Welcome to “All In or Fold”, our weekly segment where we review the start of a manga or comic series of our choice as if we just picked it up off the shelves. Our goal is to offer potential readers a brief understanding of the content presented, and help them decide if it is a good idea to pick up the series for themselves moving forward. So let us jump in and decide, should we go All In on this one?
Often when someone thinks of American comic books, the mind immediately jumps to the grand stories published by Marvel and DC. How could they not? Not only have the heroes of their respective universes been around since the beginning of the comic book as we know it, but adaptations of their stories dominate every facet of modern media. However, there is much more to the medium than just superheroes, and a good example of this is a deceptively simple named title from Image Comics known as “Paper Girls”.
Even before opening the book to survey its contents, the first thing that catches your attention with this series is its unique sense of style. The color palette chosen by its artist is bright and vibrant, dominated by shades of blue and red. While the scenes depicted do not have any sections that are particularly mind-blowing, everything is clean and stylized to give a distinctive feel that also lends itself to the aesthetic of the era within which the story itself takes place (1980’s America).
Actually moving on to the story itself, everything begins relatively normal enough with the primary protagonist Erin waking up from a weird dream (we all have those) early the morning after Halloween and preparing for her paper route (remember when those existed?). She checks on her little sister, checks her desk calendar (which charmingly is annotated with “Hell Morning” November 1st), and gets to work. Erin pulls out a drawer containing her tools of the trade, cuts the rubber band off of her stack of newspapers, and rolls up each of them by hand before heading out on a delivery run she will never forget.
Almost immediately after beginning her route in her neighborhood of Stony Stream, Ohio, she is harassed by a group of teenage boys that are equal parts annoying and creepy (who even thinks about hitting on a 12-year-old girl?). Luckily, she is suddenly aided by the arrival of 3 other girls who are grouped together on their paper routes. Mac (Mackenzie), the de facto leader of the group, stands up to the older boys and gets them to back off. It is then revealed that Mac was the first paper girl, having taken her older brother’s route and “opened the way” for other girls to do the same. This small bit of female empowerment is actually an important overall theme throughout the rest of the story, but we will get to that in a moment.
After this initial confrontation, Erin is introduced to the rest of the 3 girls, AJ and Tiffany. The three had banded together due to the potential and understandable danger of being young girls alone outside the morning after Halloween, and invite Erin along. Dubbed the “new kid” to her visible chagrin, Erin pairs up with Mac as the group splits up to cover more ground. It is not long after this that the group finds themselves in trouble, as a group of mysterious masked thugs steals one of Tiffany’s hand-held radios (that she had saved up a month of tips for) and the girls go after the perpetrators. Suddenly and without warning, they are thrust into an adventure that involves, among other things: time travel, pterodactyls, mutated men speaking gibberish, and lasers.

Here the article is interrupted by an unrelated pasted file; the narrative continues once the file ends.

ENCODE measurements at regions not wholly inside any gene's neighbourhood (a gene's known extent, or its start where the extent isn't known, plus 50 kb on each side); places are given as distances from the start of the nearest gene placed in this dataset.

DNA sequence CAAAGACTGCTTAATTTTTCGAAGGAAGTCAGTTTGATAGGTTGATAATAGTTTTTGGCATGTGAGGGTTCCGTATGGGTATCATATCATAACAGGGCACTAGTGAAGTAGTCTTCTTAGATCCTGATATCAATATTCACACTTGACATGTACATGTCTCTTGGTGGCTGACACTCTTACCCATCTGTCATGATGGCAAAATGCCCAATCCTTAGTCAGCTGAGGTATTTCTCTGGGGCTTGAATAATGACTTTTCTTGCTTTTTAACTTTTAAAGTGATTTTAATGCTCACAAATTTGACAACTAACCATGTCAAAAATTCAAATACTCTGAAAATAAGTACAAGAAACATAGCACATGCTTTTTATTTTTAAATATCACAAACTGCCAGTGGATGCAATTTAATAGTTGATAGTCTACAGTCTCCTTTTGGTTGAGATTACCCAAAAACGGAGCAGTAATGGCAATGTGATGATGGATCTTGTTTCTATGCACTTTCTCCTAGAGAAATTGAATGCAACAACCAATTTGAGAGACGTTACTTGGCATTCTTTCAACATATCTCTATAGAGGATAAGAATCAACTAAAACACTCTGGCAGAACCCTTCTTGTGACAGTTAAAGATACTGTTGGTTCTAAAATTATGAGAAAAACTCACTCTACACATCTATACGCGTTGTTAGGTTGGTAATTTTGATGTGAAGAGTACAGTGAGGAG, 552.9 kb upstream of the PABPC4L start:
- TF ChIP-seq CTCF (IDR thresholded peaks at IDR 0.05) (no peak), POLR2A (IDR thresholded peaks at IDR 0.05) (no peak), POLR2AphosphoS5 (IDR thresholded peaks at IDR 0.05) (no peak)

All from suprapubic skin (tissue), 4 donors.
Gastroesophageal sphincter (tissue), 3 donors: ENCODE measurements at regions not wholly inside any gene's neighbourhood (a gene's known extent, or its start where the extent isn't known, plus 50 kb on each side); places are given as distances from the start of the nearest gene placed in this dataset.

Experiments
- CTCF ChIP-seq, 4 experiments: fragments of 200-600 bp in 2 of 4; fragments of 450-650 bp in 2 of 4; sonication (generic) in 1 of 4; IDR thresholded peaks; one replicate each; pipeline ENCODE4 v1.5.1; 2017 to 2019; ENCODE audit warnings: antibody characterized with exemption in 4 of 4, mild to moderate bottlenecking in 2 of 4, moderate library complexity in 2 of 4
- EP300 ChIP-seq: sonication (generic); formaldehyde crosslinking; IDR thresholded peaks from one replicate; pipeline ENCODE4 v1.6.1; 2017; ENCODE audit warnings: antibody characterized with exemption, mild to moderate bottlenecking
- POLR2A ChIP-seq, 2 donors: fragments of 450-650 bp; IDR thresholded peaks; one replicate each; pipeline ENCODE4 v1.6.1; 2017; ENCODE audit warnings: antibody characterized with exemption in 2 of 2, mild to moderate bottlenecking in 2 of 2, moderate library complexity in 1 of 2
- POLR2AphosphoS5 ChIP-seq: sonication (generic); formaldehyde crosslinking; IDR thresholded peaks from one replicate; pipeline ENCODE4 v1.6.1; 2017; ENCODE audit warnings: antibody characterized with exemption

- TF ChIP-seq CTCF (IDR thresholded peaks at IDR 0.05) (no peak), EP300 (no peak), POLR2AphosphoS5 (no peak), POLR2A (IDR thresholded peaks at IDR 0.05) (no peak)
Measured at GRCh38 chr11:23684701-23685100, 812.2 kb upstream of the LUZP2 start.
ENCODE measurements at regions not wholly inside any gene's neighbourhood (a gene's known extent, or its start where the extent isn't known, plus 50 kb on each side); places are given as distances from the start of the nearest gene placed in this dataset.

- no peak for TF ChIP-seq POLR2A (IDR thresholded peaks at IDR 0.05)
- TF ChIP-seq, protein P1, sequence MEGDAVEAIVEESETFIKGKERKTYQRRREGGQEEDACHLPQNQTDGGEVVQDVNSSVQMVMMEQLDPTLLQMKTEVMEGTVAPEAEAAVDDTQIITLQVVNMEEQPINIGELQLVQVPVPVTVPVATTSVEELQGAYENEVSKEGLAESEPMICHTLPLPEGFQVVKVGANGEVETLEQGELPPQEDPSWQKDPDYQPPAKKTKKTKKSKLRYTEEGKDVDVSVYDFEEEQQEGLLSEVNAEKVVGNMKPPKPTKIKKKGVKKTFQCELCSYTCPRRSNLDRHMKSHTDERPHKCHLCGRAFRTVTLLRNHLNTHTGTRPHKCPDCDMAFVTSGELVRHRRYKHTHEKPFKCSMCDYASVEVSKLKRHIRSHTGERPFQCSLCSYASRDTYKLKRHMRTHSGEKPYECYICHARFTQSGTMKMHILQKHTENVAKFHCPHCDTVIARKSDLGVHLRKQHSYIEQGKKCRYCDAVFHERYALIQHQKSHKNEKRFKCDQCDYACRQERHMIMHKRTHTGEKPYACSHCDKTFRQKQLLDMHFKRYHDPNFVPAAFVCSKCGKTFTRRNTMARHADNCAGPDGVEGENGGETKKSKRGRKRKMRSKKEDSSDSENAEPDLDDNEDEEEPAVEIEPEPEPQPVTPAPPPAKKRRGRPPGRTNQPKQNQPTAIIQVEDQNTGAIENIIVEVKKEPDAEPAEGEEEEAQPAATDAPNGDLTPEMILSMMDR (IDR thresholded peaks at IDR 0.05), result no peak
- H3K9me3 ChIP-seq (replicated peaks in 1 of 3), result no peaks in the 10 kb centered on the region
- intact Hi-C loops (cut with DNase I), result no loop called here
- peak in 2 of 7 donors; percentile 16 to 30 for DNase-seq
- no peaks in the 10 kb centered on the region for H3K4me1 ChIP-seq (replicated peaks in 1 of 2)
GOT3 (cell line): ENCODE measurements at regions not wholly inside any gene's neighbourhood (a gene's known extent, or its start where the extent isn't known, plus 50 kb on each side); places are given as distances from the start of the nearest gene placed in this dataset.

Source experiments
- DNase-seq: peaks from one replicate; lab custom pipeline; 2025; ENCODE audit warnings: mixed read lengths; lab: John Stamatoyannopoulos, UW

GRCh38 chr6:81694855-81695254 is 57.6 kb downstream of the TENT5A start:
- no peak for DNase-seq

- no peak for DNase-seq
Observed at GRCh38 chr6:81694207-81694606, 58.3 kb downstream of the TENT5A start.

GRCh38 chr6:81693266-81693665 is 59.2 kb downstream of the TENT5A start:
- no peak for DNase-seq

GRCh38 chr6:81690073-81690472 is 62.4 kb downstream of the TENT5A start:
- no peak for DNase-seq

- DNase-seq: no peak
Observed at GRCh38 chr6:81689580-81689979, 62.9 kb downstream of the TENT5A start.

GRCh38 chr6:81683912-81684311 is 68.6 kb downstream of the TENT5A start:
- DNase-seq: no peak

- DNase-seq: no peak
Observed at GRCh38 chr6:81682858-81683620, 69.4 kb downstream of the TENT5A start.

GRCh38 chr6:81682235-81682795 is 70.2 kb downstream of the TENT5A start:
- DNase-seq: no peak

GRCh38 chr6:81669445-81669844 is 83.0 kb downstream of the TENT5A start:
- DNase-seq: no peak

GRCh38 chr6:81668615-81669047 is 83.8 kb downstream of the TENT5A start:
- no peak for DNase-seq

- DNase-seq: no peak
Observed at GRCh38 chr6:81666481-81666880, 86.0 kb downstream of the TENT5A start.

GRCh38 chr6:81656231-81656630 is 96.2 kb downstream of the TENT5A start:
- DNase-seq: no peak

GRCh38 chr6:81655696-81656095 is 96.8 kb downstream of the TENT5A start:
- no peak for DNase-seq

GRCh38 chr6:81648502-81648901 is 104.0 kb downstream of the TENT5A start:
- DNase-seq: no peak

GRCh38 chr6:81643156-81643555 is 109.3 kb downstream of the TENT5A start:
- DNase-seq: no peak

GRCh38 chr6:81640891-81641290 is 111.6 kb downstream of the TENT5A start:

This is where things get a little messy. The story itself is by no means bad, and in fact it is a very enjoyable ride. I would describe it as a science fiction Goonies with an all female main cast and more mature themes. Societal issues that were just becoming relevant in the 80’s, such as AIDs and homosexuality, are brought up with a surprisingly progressive tone while still seen through the lens of the time. Time travel is handled in a surprisingly scientifically accurate way (for something that is fictional), and many of the challenges the girls face are very fresh and interesting. However, when the main plot picks up, it could very easily feel a little confusing, as very little exposition is given and instead events are left up to the reader’s interpretation. The choice to write the story in such a way is obviously very much deliberate, as some sort of grand conspiracy is teased and much of the mystery is of course meant to be unveiled later on as the series progresses. Despite the purposeful choice to present Paper Girls this way though, it may mean that you will have to go back through and read it multiple times to fully grasp everything that is happening.